Dutch Banks May Be Charged Up to $85 Million for Health Checks

The Dutch central bank plans to charge six lenders, including ING Groep NV (INGA) and Rabobank Groep, as much as 61.7 million euros ($85 million) for costs it will incur in performing health checks ordered by the European Central Bank.

The exams, including an asset quality review, stress test and risk analysis, will lead to costs of between 42.5 million euros and 61.7 million euros, the Amsterdam-based central bank said in a letter to the Dutch finance ministry dated March 20. The costs will be passed to the banks under review, according to the letter published on the ministry’s website today.

Based on information gathered from other supervisors, the estimate is “relatively comparable to the costs in some other countries with significant banking industries,” the central bank said. The ECB is preparing to take over banking supervision in November.

The Dutch regulator said it was difficult to compare costs as countries are reluctant to share the information and there are differences in the scope of the reviews and internal staff that can be assigned. To restrain the financial burden, the Dutch central bank agreed with the ECB to limit the maximum number of loan portfolios and credit files to be reviewed, while ensuring the probe offers sufficient certainty.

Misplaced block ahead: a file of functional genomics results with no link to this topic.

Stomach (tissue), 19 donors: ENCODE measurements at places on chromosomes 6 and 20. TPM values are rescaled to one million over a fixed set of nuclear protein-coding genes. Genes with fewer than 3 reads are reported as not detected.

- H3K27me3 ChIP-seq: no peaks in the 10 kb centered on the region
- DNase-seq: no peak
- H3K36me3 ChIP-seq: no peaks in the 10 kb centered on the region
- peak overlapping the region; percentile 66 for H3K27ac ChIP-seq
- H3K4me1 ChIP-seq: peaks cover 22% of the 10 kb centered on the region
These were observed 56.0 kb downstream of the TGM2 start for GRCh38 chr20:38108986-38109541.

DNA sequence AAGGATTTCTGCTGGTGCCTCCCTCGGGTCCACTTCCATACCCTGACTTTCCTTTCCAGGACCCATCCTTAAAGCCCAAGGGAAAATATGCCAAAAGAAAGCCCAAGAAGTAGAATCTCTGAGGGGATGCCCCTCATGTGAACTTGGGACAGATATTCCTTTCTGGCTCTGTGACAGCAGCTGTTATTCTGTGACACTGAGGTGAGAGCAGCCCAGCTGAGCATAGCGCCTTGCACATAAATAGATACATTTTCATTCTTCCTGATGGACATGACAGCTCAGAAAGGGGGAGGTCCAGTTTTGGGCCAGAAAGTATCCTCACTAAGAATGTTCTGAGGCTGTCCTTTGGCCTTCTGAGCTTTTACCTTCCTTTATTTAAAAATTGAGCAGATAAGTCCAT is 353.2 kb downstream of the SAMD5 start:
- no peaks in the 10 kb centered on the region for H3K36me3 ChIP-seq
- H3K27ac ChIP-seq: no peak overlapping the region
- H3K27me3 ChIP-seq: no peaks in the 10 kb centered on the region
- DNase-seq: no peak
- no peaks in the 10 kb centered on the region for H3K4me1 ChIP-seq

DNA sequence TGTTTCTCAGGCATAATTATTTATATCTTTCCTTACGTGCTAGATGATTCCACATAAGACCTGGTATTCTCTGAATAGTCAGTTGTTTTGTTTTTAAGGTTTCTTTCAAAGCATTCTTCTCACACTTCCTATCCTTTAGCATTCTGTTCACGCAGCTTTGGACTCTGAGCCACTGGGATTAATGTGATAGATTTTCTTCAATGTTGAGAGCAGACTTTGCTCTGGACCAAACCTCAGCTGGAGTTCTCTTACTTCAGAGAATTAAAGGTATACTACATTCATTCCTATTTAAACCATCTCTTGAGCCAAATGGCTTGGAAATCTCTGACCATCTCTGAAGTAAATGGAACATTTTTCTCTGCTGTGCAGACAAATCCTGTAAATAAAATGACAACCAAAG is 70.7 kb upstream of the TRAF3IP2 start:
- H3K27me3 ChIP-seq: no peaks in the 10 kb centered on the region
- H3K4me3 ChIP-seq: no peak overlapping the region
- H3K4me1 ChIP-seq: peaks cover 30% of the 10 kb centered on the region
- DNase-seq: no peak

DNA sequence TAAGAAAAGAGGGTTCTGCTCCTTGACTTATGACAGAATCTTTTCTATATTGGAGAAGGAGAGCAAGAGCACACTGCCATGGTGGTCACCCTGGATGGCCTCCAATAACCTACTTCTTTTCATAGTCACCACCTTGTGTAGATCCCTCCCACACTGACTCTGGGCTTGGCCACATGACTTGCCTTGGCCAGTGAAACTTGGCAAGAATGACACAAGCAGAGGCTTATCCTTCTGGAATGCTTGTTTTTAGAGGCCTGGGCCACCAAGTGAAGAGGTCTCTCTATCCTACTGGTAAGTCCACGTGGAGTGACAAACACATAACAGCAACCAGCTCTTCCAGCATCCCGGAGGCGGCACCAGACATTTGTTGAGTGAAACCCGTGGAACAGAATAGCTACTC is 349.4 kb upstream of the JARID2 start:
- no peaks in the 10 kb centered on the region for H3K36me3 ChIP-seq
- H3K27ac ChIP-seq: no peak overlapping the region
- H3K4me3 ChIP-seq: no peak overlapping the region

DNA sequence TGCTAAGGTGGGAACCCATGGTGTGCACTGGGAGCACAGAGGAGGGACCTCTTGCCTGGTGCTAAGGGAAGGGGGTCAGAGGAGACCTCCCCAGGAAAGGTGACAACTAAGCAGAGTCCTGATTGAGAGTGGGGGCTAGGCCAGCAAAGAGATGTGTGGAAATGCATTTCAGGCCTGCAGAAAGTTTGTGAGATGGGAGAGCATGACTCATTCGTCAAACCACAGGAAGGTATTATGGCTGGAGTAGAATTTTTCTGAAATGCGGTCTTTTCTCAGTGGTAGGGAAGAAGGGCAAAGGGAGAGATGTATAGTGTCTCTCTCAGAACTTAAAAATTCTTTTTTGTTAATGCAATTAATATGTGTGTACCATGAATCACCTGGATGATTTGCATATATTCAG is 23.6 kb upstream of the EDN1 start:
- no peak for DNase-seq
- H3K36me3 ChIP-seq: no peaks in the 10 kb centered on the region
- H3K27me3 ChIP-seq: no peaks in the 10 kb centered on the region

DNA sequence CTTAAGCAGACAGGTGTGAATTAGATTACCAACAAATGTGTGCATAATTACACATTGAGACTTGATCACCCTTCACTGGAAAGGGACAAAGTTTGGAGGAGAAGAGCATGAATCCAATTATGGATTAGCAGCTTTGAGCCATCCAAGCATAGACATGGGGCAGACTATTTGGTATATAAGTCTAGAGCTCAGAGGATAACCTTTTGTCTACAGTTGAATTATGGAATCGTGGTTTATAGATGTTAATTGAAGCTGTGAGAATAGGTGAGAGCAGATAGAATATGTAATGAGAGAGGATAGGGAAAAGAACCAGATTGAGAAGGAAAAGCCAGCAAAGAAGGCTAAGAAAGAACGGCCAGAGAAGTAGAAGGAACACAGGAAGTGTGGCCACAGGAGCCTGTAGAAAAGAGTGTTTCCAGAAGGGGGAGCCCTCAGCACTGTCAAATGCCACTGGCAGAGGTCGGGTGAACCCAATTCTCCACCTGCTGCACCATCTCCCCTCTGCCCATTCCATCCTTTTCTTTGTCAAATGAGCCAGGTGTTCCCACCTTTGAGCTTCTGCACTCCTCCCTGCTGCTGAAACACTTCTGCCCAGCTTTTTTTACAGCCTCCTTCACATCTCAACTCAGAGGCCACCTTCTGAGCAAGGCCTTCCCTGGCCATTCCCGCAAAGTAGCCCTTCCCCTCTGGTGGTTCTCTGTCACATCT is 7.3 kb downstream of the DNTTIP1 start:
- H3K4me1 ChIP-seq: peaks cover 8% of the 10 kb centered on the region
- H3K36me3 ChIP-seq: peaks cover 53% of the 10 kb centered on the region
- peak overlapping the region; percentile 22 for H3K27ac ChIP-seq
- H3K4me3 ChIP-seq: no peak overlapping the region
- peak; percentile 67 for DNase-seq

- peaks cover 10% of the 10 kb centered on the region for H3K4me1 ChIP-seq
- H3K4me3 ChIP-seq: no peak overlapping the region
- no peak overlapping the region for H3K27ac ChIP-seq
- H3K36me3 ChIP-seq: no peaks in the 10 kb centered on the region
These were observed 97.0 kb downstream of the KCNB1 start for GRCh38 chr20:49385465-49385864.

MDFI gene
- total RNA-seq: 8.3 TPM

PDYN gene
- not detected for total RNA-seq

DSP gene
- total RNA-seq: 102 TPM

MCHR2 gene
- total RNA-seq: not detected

In the Netherlands, more than 90 percent of the industry will fall under direct ECB oversight. ING Groep’s banking arm, Rabobank and ABN Amro Group NV, the three biggest Dutch lenders, will be probed, as well as SNS Reaal NV’s banking unit, Bank Nederlandse Gemeenten, Nederlandse Waterschapsbank NV and Royal Bank of Scotland NV.

The range in potential costs results from “uncertainties” in the project, including the number of credit files to be reviewed and collateral assessed, the central bank said.

To contact the reporters on this story: Maud van Gaal in Amsterdam at mvangaal@bloomberg.net; Martijn van der Starre in Amsterdam at vanderstarre@bloomberg.net

To contact the editors responsible for this story: Frank Connelly at fconnelly@bloomberg.net; Mariajose Vera at mvera1@bloomberg.net Cindy Roberts

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